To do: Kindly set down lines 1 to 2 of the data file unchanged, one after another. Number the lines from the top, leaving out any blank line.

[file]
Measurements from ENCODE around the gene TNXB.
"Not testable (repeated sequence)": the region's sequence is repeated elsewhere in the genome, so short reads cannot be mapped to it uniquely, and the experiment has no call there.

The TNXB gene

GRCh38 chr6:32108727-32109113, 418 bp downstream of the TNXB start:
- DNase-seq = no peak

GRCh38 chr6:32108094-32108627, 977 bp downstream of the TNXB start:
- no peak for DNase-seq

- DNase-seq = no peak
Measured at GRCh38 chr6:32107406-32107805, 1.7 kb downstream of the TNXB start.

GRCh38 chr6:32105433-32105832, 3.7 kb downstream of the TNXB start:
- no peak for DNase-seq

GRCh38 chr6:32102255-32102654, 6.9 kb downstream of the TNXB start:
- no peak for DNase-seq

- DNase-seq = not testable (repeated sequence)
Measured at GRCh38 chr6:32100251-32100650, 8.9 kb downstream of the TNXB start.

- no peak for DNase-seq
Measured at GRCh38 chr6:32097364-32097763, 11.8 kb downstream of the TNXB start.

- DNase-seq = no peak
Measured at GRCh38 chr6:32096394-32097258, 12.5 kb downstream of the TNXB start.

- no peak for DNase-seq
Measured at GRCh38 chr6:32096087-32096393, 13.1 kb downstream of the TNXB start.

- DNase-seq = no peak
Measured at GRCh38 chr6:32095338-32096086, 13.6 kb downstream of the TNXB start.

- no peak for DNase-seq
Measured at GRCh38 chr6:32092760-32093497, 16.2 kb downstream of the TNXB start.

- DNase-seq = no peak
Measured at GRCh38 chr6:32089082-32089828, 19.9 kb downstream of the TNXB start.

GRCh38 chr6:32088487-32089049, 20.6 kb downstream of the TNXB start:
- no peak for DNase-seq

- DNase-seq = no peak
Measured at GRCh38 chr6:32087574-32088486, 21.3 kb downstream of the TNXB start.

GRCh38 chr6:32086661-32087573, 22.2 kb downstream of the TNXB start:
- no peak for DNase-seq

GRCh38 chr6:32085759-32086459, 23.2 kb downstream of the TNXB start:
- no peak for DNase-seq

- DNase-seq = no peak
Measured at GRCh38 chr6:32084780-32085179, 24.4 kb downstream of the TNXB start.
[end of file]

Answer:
Measurements from ENCODE around the gene TNXB.
"Not testable (repeated sequence)": the region's sequence is repeated elsewhere in the genome, so short reads cannot be mapped to it uniquely, and the experiment has no call there.